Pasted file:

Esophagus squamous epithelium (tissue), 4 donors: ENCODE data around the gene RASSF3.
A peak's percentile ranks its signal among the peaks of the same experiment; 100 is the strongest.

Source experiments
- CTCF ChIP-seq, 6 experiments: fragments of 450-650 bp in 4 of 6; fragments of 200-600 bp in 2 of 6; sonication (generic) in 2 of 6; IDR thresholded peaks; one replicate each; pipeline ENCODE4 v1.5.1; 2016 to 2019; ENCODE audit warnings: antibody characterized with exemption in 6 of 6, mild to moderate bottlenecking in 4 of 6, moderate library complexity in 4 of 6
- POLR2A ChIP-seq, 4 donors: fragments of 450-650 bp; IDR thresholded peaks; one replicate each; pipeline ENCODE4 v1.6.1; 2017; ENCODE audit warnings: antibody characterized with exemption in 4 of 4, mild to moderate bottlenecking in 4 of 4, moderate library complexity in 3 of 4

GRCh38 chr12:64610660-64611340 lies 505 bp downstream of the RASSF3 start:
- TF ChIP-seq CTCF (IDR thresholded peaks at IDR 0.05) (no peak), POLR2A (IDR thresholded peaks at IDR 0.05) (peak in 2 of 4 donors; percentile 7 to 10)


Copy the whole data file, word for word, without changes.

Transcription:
Esophagus squamous epithelium (tissue), 4 donors: ENCODE data around the gene RASSF3.
A peak's percentile ranks its signal among the peaks of the same experiment; 100 is the strongest.

Source experiments
- CTCF ChIP-seq, 6 experiments: fragments of 450-650 bp in 4 of 6; fragments of 200-600 bp in 2 of 6; sonication (generic) in 2 of 6; IDR thresholded peaks; one replicate each; pipeline ENCODE4 v1.5.1; 2016 to 2019; ENCODE audit warnings: antibody characterized with exemption in 6 of 6, mild to moderate bottlenecking in 4 of 6, moderate library complexity in 4 of 6
- POLR2A ChIP-seq, 4 donors: fragments of 450-650 bp; IDR thresholded peaks; one replicate each; pipeline ENCODE4 v1.6.1; 2017; ENCODE audit warnings: antibody characterized with exemption in 4 of 4, mild to moderate bottlenecking in 4 of 4, moderate library complexity in 3 of 4

GRCh38 chr12:64610660-64611340 lies 505 bp downstream of the RASSF3 start:
- TF ChIP-seq CTCF (IDR thresholded peaks at IDR 0.05) (no peak), POLR2A (IDR thresholded peaks at IDR 0.05) (peak in 2 of 4 donors; percentile 7 to 10)